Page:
Having said all that, Scrooged, starring Bill Murray just might be my favorite Christmas movie. I am as shocked by this as anyone else!! I would think my favorite Christmas movie would be something much more traditional and romantic but Scrooged really has it all!

I am looking forward to curling up with my husband and the beagles with a nice cup of homemade hot cocoa and really snuggling in to watch it this coming weekend. Here is the trailer, courtesy of youtube. I am now pondering what life was like before youtube but I'll save those musings for a different day.

Wednesday, December 3, 2008

the secret...

to writing good Christmas cards is having really good, homemade hot cocoa or hot chocolate, depending on what you like to call it. Don't forget the marshmallows! Oh, or whipped cream would be good on there, too. With some sprinkles or a candy cane. Yummy!

The most fabulous hot cocoa in the world

1 1/2 cups of dry, instant milk powder
1 cup of confectioners sugar (or Splenda for a more calorie conscience hot cocoa)
3/4 a cup of cocoa powder
3/4 a cup of white chocolate chips
1/4 teaspoon of salt

Whirl all this together in a food processor until the chips are ground finely. I mix about 1/3 a cup of this mix with 1 cup of hot water or even milk for an extra rich treat!

Monday, December 1, 2008

black eyed pea and turkey cassoulet

Last night, when I was making dinner, I was thinking about my former life as a chef. I sometimes miss the work but I never actually miss the job. I fear that perhaps that only makes sense to me.

There is a certain honestly that is found in any sort of hands-on labor that I enjoy immensely. I actually like cleaning my house (when I feel well) and I think that it is the fact that the work is so evident. There is really no subjectivity about it at all -- a thing is dirty, it needs to be cleaned and it's just me and the dirt, you know? No body pushes me around. I either do it or I don't. I feel much the same about cooking. So, I miss cooking professionally but I do not miss being a chef. True, I can cook at home but I lack the full arsenal of truffle oil and beef tenderloin that I had as a professional. My creativity at home is only limited by my grocery budget and that seems to be getting ever tighter!

I was a pretty good chef. My real weakness was making new dishes. My cooking philosophy is truly, there is nothing new under the sun. If the goal was to recreate a classic, (preferably French) dish, I could usually pull that off flawlessly and with little effort. Where I always got tripped up was making things that were called a classical dish name but was not that dish. Like... Osso Bucco made with something other than veal shank like lamb or even chicken! I just never really "got it" when it came to that type of cooking.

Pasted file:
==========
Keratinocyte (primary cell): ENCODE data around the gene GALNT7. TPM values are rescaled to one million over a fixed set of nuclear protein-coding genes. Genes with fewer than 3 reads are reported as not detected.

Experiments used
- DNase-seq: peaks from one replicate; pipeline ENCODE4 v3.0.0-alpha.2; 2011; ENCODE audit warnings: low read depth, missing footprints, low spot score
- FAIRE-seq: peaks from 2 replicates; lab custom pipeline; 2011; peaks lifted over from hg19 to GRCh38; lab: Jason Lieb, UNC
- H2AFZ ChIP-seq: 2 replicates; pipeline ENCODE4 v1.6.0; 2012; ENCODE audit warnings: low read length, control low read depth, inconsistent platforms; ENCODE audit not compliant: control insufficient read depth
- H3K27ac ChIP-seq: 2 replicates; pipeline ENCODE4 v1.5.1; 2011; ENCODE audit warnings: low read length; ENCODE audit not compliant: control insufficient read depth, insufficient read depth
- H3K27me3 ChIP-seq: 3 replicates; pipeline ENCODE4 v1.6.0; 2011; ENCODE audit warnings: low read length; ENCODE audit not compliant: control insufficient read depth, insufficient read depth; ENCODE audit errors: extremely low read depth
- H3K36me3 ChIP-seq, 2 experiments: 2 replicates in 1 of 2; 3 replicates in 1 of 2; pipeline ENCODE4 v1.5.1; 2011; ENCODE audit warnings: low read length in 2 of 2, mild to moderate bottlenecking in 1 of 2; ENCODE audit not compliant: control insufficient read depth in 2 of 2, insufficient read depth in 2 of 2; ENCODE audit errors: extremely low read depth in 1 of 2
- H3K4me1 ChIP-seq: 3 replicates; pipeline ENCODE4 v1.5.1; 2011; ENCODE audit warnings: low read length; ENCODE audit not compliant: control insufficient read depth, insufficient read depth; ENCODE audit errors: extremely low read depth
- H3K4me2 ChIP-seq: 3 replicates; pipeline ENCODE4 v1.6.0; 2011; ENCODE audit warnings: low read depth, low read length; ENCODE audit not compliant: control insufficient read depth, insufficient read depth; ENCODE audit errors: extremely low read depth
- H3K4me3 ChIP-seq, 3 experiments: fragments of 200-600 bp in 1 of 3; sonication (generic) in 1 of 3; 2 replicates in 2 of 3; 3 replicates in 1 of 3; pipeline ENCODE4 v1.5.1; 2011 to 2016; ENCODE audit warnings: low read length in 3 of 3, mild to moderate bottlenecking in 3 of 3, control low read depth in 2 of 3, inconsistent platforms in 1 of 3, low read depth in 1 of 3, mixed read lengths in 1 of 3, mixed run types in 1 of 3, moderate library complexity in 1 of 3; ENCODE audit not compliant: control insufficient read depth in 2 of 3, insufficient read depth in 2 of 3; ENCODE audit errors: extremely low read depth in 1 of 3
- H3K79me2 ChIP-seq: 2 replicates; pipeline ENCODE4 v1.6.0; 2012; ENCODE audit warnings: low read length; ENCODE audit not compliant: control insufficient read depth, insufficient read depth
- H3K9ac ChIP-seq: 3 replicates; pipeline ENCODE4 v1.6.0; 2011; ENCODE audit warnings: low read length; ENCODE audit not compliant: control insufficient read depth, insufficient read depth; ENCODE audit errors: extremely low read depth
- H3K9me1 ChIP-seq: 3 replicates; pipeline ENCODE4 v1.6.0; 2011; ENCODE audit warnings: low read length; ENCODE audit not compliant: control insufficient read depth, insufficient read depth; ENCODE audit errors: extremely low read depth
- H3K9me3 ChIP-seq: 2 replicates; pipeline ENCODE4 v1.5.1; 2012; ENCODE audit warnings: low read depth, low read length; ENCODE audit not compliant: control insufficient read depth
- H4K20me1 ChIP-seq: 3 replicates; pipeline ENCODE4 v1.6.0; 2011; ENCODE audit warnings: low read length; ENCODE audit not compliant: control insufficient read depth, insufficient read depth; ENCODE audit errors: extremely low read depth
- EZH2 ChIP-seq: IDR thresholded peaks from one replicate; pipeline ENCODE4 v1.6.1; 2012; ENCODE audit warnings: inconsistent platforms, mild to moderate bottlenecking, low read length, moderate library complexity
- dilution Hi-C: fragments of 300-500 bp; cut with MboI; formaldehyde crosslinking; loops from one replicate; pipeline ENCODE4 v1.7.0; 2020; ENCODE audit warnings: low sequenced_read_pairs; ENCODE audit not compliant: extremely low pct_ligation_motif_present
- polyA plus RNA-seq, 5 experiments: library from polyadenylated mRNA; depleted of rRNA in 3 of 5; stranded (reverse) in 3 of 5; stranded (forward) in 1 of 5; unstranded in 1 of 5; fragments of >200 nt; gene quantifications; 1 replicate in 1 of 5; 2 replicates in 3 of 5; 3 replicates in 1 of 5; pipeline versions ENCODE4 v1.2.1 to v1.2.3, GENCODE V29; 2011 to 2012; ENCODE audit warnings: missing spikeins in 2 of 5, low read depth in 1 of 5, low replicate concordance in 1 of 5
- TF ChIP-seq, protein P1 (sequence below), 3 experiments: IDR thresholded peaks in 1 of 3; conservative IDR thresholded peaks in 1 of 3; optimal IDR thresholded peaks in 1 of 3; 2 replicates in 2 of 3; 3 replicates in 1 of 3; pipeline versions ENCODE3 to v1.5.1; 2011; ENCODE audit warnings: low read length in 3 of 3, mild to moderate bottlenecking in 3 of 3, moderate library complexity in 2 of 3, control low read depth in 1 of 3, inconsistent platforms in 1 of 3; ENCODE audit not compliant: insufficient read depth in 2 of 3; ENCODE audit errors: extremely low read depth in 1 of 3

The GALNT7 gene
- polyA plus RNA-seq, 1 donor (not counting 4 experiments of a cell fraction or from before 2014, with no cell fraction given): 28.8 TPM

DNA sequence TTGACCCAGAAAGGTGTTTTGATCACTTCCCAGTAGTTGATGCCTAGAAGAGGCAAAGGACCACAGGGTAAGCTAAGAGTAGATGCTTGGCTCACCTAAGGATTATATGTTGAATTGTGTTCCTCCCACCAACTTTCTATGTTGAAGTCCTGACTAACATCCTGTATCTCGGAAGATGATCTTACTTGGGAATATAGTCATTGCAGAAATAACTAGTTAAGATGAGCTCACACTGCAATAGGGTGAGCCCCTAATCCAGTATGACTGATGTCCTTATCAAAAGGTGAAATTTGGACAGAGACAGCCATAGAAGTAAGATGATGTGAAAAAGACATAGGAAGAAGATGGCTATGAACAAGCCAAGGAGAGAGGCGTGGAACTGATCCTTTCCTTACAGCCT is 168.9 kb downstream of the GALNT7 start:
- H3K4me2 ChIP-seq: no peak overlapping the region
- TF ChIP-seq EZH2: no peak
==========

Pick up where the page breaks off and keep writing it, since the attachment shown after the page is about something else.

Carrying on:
So, last night when I made this dish and called it cassoulet, I was feeling a little challenged. The little French chef that lives in my head was screaming (in a heavy, French accent of course), "Cassoulet is made with white beans, duck, pork, and sausage, not black eye peas and turkey!" I made it anyway. It was wonderful. Rich, savory, smoky, and lovely. Sigh.

As usual, I cannot take credit for thinking this up all on my own. Cooking Light ran a story on Reveillon - a 19th century Christmas-meal tradition among French Creoles that is still around in New Orleans. Part of the menu was a duck and black eyed pea cassoulet. I did not use this recipe, really just the inspiration of the black eyed peas standing in for the white beans.

Here is my recipe-

Turkey and black eyed pea cassoulet

4 thick slices of bacon, cut into small pieces
1 pound of smoked sausage, cut in half and then sliced
1 medium onion, diced
4 stalks of celery, diced
3 medium carrots, diced
4 cloves of garlic, minced
1 teaspoon of kosher salt
4 cups of low sodium chicken broth
32 ounces of frozen black eyed peas
2 teaspoons of dried thyme
2 tablespoons of chopped fresh parsley
2 cups of shredded left over Thanksgiving turkey meat
1 cup of bread crumbs
3 tablespoons of olive oil

In a dutch oven, cook the bacon over medium heat until it is crispy. Remove the bacon reserving all of the rendered bacon drippings. Add the sausage and cook, stirring often until browned. Remove the sausage again reserving the drippings. Add the carrots, onions, celery, garlic, salt, thyme and 1 tablespoon of the parsley. Cook this, stirring often until it is all tender - about 10 minutes. It should smell really good in your kitchen now!! Add the broth and peas. Bring to a boil and reduce heat to a simmer. Cook for about 45 minutes or until the peas are tender and the mixture is quit thick. Using a potato masher or fork, mash some of the peas. Add the sausage and turkey, stirring gently. Bring this to a simmer and cook for another 15 minutes or until the turkey is warmed through and the mixture is really thick. Top with the bread crumbs, the remaining parsley and then drizzle with the olive oil. Place uncovered under a preheated broiler to brown the bread crumbs. Once it is browned, top with the bacon pieces. Let this stand for about 5 minutes and then serve. Serve with a citrus dressed salad, rice with a toasted pecans and bread. I served mine with biscuits since we did not have any good bread, which was really good, too.